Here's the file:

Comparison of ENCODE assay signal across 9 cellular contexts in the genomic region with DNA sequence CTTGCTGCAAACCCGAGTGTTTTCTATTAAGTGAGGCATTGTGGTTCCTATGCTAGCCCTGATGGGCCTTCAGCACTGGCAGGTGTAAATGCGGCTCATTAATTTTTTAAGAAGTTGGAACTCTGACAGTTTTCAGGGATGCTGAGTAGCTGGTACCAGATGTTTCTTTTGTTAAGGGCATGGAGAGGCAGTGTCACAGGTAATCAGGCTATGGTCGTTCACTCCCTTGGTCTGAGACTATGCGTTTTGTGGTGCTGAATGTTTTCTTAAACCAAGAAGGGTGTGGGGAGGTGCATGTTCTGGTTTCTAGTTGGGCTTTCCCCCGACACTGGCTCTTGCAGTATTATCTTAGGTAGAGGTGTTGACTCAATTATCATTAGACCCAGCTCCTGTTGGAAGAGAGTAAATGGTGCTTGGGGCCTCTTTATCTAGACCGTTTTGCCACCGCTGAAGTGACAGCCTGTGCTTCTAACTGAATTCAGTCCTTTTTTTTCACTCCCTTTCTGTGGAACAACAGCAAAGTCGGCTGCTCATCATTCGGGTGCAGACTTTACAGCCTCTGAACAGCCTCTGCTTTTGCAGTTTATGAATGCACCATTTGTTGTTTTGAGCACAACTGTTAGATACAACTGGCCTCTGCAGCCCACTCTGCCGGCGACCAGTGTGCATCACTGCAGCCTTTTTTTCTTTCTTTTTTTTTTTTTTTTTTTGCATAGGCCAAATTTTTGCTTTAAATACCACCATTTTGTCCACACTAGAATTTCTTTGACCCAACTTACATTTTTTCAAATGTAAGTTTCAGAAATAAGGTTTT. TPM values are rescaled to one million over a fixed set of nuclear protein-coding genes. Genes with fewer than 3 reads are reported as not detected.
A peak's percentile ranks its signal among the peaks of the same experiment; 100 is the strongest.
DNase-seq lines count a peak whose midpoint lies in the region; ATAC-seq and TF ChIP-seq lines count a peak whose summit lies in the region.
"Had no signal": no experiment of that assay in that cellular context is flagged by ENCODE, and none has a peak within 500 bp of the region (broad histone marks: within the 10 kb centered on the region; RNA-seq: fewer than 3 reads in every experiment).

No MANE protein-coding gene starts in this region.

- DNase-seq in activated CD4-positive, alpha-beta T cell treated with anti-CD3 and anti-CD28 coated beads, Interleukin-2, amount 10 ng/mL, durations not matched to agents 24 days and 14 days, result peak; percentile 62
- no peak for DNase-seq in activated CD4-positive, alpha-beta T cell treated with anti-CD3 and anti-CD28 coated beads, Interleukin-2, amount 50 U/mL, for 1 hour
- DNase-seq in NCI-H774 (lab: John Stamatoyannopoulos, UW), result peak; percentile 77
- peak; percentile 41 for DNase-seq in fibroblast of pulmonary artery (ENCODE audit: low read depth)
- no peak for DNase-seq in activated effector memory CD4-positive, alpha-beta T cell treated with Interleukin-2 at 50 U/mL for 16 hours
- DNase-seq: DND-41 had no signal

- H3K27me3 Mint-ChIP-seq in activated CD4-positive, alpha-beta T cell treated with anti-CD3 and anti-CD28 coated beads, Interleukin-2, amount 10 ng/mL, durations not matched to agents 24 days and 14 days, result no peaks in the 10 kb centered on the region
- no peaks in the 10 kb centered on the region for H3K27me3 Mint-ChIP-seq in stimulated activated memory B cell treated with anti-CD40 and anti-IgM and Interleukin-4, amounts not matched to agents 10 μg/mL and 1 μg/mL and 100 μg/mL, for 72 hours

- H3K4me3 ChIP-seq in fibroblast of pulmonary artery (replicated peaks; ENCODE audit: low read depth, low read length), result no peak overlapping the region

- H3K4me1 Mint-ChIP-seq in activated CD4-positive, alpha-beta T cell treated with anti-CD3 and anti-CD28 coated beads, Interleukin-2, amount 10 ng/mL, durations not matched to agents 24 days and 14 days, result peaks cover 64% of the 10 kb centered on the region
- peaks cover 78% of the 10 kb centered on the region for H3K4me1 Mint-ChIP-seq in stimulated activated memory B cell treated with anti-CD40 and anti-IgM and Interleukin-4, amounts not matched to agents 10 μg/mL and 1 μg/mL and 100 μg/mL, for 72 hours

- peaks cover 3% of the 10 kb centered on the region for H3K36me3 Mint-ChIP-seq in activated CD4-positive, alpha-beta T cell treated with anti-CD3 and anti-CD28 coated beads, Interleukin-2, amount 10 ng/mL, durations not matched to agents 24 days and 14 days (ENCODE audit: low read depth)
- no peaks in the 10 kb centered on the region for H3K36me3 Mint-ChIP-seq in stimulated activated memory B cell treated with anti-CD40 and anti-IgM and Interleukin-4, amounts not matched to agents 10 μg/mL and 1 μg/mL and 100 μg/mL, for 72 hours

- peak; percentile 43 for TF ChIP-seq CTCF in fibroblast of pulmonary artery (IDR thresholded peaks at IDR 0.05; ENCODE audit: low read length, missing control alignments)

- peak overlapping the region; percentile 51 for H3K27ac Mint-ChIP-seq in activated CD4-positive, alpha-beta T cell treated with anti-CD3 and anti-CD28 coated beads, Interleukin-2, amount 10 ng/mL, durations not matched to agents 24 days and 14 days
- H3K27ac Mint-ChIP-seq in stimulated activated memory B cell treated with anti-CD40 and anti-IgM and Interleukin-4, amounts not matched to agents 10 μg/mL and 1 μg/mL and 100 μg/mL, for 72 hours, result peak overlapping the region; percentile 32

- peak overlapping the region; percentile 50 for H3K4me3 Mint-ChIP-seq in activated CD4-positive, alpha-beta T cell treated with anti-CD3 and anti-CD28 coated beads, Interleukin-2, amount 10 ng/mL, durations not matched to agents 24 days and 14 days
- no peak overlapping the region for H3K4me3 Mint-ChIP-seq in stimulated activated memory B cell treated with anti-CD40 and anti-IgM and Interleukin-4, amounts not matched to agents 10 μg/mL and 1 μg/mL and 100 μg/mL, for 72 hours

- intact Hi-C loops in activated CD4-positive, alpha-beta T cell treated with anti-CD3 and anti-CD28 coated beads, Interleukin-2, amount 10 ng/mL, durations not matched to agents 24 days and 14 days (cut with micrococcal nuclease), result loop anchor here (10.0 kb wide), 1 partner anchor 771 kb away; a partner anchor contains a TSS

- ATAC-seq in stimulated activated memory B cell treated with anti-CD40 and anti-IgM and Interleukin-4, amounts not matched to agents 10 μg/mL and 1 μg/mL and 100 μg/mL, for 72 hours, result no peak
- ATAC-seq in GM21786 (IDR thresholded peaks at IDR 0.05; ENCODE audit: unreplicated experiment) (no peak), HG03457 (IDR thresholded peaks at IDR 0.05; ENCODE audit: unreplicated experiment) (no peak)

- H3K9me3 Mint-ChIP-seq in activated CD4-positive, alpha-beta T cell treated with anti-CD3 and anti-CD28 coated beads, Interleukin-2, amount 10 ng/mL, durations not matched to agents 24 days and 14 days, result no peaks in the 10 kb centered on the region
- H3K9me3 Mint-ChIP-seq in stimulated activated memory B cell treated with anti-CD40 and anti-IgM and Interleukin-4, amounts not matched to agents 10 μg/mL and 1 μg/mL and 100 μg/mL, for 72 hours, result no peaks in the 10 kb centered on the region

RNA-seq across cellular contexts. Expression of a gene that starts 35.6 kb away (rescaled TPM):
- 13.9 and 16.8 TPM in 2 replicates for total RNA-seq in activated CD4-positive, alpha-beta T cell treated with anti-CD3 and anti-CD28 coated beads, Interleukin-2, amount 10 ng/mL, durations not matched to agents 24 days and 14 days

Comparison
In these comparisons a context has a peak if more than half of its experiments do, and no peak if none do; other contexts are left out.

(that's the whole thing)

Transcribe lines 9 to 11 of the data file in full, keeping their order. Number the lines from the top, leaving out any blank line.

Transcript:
- peak; percentile 41 for DNase-seq in fibroblast of pulmonary artery (ENCODE audit: low read depth)
- no peak for DNase-seq in activated effector memory CD4-positive, alpha-beta T cell treated with Interleukin-2 at 50 U/mL for 16 hours
- DNase-seq: DND-41 had no signal